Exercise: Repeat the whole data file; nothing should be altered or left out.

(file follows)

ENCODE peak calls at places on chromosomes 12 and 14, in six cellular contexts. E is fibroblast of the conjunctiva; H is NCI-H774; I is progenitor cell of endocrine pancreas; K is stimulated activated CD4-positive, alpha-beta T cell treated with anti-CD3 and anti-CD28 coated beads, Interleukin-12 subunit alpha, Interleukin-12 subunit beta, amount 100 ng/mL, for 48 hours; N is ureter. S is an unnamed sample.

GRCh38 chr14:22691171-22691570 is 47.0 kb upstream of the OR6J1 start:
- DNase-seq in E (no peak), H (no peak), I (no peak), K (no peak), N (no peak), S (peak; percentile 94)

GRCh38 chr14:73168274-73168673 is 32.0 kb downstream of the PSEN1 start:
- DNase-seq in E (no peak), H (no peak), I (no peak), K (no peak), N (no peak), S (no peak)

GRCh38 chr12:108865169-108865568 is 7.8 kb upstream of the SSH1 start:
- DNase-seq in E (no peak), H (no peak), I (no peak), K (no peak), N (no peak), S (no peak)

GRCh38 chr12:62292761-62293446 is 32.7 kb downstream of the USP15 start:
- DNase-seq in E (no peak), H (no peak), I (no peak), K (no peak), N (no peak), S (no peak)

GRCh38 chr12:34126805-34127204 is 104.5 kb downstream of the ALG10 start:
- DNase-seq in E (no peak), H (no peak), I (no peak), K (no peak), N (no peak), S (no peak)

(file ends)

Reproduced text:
ENCODE peak calls at places on chromosomes 12 and 14, in six cellular contexts. E is fibroblast of the conjunctiva; H is NCI-H774; I is progenitor cell of endocrine pancreas; K is stimulated activated CD4-positive, alpha-beta T cell treated with anti-CD3 and anti-CD28 coated beads, Interleukin-12 subunit alpha, Interleukin-12 subunit beta, amount 100 ng/mL, for 48 hours; N is ureter. S is an unnamed sample.

GRCh38 chr14:22691171-22691570 is 47.0 kb upstream of the OR6J1 start:
- DNase-seq in E (no peak), H (no peak), I (no peak), K (no peak), N (no peak), S (peak; percentile 94)

GRCh38 chr14:73168274-73168673 is 32.0 kb downstream of the PSEN1 start:
- DNase-seq in E (no peak), H (no peak), I (no peak), K (no peak), N (no peak), S (no peak)

GRCh38 chr12:108865169-108865568 is 7.8 kb upstream of the SSH1 start:
- DNase-seq in E (no peak), H (no peak), I (no peak), K (no peak), N (no peak), S (no peak)

GRCh38 chr12:62292761-62293446 is 32.7 kb downstream of the USP15 start:
- DNase-seq in E (no peak), H (no peak), I (no peak), K (no peak), N (no peak), S (no peak)

GRCh38 chr12:34126805-34127204 is 104.5 kb downstream of the ALG10 start:
- DNase-seq in E (no peak), H (no peak), I (no peak), K (no peak), N (no peak), S (no peak)